Looking to the east, I notice that the Fort Worth Museum of Science and History changed their approach. Quiet “nailed to the wall” static displays have been replaced by lively “hands on” exhibits, videos, and interactive games.
The Doss has learned that their opportunities for educating youth will grow if current traditional exhibits are enhanced by interactive displays, video games, and turning the Mary Martin Collection into a more dynamic “Broadway Experience”, as one example.
The Doss already boasts interaction with area youth through school programs, Doss Wranglers weekend classes and “Gone to
and “American Indian” summer camps for kids.
“We have so much to compete with for kids’ entertainment,” Williams says. “We’re going to be the Kimbell someday, only about history.” The Doss would be a destination.
The Doss sits on seven acres leased from
for 99 years. It hopes to fill
these seven acres with six log cabins now in private hands. The Doss just
started tapping into Weatherford College as a resource,
using students to design video games for future exhibits or using archeology
students to research Weatherford
College ’s prehistoric history. Parker
The Weatherford Public Library boasts a great history/genealogy collection – old maps, newspapers, files on families and old groups. And let’s face it, newspapers, magazines, websites, blogs – surely this flood of information will positively impact future researchers.
Mary Kemp is still always on call, even with her health challenges. Evlyn Broumley still writes, still answers questions that trickle in.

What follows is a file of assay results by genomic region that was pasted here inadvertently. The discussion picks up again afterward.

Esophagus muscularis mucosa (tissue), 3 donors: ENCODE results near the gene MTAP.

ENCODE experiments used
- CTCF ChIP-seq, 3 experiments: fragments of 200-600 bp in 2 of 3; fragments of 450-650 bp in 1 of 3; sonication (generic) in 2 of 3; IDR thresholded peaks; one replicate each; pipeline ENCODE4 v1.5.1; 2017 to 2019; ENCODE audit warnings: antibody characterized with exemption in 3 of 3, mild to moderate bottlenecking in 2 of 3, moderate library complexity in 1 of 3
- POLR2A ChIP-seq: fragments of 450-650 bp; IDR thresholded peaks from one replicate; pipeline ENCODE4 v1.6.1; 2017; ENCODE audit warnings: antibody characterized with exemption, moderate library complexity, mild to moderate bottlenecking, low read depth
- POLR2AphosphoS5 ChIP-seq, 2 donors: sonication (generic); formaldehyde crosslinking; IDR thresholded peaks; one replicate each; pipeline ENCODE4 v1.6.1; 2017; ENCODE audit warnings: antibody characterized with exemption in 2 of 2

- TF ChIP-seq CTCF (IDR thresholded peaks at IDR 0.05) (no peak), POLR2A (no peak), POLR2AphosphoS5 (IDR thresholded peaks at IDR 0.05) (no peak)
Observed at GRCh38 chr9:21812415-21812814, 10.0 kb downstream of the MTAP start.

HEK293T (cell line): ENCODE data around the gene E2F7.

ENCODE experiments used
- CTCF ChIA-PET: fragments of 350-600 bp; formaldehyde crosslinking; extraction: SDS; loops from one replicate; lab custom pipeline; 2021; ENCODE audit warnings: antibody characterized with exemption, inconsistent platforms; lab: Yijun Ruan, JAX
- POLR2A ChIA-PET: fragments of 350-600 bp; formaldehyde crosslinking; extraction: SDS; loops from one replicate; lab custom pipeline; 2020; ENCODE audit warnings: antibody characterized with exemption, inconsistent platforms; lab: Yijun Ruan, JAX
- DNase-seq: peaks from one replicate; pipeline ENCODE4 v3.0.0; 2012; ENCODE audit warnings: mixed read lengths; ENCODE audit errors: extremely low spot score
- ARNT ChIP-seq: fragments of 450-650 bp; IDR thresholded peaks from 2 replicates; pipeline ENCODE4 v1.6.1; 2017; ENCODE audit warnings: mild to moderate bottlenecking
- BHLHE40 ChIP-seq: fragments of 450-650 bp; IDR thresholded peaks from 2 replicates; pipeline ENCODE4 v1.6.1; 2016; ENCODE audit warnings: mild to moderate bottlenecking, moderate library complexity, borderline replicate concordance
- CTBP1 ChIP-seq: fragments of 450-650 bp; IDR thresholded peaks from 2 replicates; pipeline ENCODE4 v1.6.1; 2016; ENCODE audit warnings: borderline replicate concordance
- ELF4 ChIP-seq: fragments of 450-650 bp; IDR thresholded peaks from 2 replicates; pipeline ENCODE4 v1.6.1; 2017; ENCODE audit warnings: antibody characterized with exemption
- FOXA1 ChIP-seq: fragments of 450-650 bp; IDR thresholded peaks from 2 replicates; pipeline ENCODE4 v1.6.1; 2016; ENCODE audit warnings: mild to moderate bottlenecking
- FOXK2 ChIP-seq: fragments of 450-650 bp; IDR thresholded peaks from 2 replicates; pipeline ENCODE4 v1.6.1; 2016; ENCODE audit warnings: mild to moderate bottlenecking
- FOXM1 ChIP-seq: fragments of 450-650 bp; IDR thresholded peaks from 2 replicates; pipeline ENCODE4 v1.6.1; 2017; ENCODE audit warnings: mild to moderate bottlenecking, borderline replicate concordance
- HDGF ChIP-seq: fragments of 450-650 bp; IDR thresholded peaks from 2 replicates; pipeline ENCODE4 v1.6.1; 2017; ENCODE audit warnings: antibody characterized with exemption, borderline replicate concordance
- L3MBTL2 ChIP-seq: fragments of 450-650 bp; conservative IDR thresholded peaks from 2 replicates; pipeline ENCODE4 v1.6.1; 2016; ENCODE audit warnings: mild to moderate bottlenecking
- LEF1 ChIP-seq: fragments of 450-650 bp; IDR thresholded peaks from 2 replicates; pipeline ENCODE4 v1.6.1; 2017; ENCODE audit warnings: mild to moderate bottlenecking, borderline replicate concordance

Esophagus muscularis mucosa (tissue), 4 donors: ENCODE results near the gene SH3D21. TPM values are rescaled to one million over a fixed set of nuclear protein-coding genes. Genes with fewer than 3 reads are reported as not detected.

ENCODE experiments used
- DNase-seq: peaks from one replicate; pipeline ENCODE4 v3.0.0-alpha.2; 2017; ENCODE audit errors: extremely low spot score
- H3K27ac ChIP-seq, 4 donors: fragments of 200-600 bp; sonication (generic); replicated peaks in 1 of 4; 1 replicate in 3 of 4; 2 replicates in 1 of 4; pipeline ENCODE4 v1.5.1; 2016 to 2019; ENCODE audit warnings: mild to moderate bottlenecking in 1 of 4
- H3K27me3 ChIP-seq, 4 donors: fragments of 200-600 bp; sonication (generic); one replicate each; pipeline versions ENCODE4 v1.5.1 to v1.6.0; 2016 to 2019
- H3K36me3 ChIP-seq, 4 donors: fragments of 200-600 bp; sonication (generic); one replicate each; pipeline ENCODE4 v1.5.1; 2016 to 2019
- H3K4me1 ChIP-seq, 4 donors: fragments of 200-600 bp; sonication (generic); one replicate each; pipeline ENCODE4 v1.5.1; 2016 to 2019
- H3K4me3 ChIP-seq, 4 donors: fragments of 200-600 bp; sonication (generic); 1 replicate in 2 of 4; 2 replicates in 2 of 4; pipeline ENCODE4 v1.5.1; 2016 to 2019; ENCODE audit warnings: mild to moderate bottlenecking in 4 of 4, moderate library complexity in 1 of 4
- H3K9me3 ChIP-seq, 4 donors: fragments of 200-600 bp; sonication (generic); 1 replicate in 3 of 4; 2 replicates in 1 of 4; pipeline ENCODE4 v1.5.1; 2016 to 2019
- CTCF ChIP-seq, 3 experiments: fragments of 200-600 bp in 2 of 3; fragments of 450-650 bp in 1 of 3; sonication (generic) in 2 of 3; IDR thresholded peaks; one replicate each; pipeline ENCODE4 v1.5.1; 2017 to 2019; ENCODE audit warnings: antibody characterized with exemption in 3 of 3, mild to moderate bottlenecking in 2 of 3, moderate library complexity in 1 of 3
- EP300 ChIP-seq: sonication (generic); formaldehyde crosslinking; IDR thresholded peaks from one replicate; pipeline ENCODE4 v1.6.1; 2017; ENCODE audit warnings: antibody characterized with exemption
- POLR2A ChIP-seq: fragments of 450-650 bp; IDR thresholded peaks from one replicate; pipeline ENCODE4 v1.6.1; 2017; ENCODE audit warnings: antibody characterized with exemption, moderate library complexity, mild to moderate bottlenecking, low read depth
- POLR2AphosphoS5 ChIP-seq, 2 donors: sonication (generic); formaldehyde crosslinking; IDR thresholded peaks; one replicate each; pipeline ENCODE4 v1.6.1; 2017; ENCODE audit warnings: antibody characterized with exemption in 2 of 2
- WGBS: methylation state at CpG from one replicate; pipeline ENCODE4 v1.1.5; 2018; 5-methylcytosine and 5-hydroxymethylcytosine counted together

Broumley received a request for information last week. “There’s no way I can lift those big deed books anymore.” Mary tells me she turned over many of her cemetery records to the ACA last year.
“You have to encourage people to become active,” Broumley told me, “as we become inactive.”
The Good Old Days often weren’t. A story like this written 20 or 80 years ago would’ve revealed a haphazard approach to the gathering of county history. People like Mary, Evlyn and their deceased forebears were out on a mission and worried little about public image, Roberts Rules of Order or strategic plans.
Harder to document would’ve been the little girls and boys hearing their family’s stories, visiting ancestral hallowed places, taking within their own heart stories of where they came from, of who their bold heritage would allow them to be in their own lives.
Look around Weatherford. The days of story-telling old men drinking coffee together are coming to an end. Children are rarely pulled away from their computer keyboards and handed a grub hoe to tend grandma’s grave. What’s out in the woods will have to wait, will have to hope the bulldozers can be distracted until the next Mary Kemp or Evlyn Broumley make their entrance onto Parker County’s historic stage.
Plowshares Into Keyboards,
Quick Hits of History for Next Generation